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Should I write my brother a letter?

(8 Posts)
MissM Mon 07-Sep-09 09:57:31

I've posted in this section as I know people here understand some of the terrible complexities of emotion that follow bereavement. Apologies for its length.

Some of you know that my youngest brother died of cancer last year. We are struggling through to the first anniversary of his death and I've had some amazing support on here from others who have lost their siblings <waves at Evansmummy, Cyteen and everyone else who has been lovely> .

This weekend we had a festival in memory of him. Me, my other brother and mum, and some of his closest friends organised it. He was a musician so we got some brilliant bands and other acts and everyone really pulled together (including not charging a penny) and we had an amazing weekend.

My brother worked incredibly hard sorting out catering, staging, sound and lighting, and managed to get it all for free. He spent all last week working on it 12 hours a day and barely slept. I went along on the Saturday morning full of admiration for him and meaning to tell him so.

What actually happened is that he was so stressed that he shouted at me for a minor comment and spent the rest of the weekend avoiding me. As you can imagine it was a tough weekend anyway, and I spent a lot of it crying, but this bust-up made it even worse. We parted yesterday on frosty terms which is awful as the three of us had always been very close - in fact I was even closer to this brother than to my brother who died.

So my question is, do I write him a letter to try and resolve this? He refused to talk to me when I tried to discuss it and told me to leave him alone. From my point of view he completely over-reacted to an innocent comment and should apologise. From his point of view I have clearly done more than I think and have really upset him. How do we move on from this? I am so scared that my DB's death is causing rifts because of the dreadful pain of it all.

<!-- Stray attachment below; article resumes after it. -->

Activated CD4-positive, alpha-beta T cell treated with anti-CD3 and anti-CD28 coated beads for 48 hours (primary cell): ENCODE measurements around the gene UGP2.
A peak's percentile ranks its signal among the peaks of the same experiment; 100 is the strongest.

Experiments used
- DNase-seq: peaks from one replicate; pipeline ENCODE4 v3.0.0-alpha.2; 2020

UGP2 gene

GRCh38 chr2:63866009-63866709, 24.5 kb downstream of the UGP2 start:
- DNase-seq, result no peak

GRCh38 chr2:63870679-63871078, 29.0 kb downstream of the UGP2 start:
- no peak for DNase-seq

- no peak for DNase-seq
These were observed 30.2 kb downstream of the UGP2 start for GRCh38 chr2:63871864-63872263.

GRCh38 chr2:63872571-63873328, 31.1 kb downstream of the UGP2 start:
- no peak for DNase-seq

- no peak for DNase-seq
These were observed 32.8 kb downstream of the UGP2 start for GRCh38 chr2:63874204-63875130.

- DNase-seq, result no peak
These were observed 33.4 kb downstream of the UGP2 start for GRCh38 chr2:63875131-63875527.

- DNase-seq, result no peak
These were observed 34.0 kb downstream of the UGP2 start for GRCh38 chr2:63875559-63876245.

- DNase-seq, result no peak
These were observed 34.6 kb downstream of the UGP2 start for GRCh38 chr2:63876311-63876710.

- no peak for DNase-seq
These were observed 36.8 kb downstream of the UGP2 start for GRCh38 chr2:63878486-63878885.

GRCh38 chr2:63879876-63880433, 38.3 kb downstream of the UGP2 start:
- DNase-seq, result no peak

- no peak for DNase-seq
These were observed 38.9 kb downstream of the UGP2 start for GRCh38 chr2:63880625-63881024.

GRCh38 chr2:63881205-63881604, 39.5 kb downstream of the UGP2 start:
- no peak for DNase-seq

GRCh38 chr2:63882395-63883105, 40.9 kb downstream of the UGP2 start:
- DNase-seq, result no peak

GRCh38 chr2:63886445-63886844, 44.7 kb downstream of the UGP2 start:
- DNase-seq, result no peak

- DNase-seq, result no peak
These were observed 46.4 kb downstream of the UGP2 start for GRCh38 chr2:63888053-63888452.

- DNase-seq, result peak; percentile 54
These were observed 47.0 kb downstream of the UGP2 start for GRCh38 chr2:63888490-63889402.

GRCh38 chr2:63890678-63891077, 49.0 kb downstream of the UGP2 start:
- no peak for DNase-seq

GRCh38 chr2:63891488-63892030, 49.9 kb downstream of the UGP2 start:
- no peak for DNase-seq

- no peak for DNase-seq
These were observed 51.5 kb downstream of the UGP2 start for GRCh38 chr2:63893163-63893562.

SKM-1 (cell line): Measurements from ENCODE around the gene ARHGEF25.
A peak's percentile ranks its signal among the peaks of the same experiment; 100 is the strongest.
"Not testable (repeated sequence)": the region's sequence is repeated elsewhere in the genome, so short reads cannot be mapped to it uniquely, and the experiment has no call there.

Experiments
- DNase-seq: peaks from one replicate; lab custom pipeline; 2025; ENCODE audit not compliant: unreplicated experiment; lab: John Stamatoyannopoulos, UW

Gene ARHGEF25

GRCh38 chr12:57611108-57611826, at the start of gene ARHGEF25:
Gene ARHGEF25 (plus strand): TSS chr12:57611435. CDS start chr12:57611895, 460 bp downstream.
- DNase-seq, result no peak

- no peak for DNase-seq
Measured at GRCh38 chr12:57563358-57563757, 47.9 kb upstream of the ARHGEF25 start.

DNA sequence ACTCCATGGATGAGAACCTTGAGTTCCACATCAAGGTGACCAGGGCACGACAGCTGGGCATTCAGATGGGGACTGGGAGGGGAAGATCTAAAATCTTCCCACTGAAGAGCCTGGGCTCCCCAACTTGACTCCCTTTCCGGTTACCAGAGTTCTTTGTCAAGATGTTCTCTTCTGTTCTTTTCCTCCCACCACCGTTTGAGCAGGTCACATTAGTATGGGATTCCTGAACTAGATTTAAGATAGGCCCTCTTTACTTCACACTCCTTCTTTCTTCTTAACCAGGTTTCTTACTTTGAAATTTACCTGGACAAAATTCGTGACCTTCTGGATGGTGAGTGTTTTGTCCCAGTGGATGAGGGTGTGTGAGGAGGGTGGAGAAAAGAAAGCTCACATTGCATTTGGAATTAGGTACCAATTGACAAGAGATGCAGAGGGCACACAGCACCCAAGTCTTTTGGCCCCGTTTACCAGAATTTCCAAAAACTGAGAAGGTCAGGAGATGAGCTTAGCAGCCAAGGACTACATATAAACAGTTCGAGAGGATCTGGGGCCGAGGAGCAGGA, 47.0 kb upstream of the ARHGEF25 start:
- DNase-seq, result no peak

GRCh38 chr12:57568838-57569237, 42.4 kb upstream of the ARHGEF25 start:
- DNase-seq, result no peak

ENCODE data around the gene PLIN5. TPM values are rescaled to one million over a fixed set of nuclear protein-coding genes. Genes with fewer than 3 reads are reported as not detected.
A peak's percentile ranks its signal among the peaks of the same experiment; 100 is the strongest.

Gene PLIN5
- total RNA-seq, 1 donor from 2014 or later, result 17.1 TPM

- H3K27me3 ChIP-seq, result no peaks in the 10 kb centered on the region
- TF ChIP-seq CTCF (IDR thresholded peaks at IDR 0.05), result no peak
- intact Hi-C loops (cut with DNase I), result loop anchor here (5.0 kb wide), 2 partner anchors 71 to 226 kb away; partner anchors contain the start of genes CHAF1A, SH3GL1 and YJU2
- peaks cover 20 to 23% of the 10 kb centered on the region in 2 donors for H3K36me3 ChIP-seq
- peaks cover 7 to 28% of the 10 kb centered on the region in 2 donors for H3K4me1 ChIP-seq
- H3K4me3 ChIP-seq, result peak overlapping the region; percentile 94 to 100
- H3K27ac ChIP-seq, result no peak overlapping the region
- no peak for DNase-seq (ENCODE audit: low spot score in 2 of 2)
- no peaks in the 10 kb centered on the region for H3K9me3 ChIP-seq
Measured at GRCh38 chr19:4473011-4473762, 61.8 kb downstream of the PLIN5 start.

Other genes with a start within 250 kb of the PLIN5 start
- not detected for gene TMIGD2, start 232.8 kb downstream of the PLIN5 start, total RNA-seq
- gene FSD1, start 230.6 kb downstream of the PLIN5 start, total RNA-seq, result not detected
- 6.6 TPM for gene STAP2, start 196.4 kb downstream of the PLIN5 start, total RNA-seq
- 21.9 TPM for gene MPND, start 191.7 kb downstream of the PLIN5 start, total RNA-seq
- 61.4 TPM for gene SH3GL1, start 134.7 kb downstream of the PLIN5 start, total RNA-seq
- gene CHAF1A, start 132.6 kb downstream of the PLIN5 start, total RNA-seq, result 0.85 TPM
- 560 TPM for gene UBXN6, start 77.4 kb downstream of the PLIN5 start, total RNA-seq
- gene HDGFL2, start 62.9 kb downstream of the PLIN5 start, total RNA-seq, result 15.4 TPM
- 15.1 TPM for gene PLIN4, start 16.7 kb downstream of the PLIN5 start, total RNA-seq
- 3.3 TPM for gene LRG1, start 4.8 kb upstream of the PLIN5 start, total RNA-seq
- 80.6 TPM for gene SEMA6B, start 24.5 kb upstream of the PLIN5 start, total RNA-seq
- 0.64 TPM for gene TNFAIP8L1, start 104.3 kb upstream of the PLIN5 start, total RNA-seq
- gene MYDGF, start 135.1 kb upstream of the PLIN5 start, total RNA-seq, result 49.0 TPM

retiredlady Mon 07-Sep-09 10:34:06

Visit him if you can, give him a hug, take the blame if it helps resolves the situation, give him a hug and put the dispute behind you

cathcat Mon 07-Sep-09 11:25:44

Once he has caught up on his sleep and calmed down from the stress he was under last week I'm sure he will be as keen as you to patch things up. Send him a card telling him you admire and appreciate all he did, I'm sure it would mean a lot to him. Try not to worry, you are obviously close and will bounce back from this.

Tortington Mon 07-Sep-09 11:33:12

you were both tired. you have both been under enourmous pressure, you are both stressed and you are both still grieving.

give yourselves a break - turn up at his house give him a hug and just say "lets not fight, i love you"

lifes too short as we both know xx

LilRedWG Mon 07-Sep-09 11:47:07

Totally agree with custardo - it is so hard for you both at the moment.

MissM Mon 07-Sep-09 12:02:45

What sensible and gentle and caring comments. Thank you all. I have a tendency to go in all guns blazing when I'm upset and angry and you guys have helped me take a step back. So glad I posted first!

Winetimeisfinetime Mon 07-Sep-09 12:12:03

I agree with what the others have said - I would tell him how much you appreciate all that he has done and how you are sorry you upset him. Hug him and tell him you love him.

Since my db died last year I have also had rows with both my mum and sister - I think it is because we are all stressed and upset and are finding that things have shifted within the family dynamic and we are all trying to find our way through. We have made things up very quickly though as I'm sure you and your db will.

MissM Mon 07-Sep-09 12:53:17

Isn't it awful. I find it so distressing that we're all sharing the same horrible experience, and yet we seem to be lashing out at one another and making everything so much worse. I kind of have scenarios in my head of how things will be and what actually happens is completely different.

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